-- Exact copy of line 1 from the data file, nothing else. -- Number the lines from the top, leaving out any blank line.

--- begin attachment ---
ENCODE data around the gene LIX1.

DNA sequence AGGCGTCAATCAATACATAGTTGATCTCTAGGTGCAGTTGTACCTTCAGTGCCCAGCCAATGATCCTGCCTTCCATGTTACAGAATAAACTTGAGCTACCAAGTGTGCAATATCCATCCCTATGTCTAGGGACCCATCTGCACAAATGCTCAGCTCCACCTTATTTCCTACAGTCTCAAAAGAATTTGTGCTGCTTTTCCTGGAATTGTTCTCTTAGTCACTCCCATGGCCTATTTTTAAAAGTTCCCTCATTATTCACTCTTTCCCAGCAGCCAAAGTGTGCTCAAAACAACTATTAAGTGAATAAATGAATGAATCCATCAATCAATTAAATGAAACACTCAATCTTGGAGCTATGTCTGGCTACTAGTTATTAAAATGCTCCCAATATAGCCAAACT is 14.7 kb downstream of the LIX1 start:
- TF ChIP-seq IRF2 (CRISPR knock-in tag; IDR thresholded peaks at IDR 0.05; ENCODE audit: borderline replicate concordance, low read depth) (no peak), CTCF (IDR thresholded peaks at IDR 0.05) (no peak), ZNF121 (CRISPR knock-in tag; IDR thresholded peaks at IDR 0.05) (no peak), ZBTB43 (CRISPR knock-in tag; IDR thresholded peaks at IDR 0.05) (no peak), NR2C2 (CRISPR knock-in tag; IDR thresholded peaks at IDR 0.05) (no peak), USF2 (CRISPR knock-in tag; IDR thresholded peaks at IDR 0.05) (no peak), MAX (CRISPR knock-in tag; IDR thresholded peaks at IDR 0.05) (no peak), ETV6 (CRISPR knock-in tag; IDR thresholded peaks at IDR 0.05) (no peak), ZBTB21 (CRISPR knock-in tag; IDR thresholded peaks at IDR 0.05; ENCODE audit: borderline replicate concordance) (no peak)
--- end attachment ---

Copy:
ENCODE data around the gene LIX1.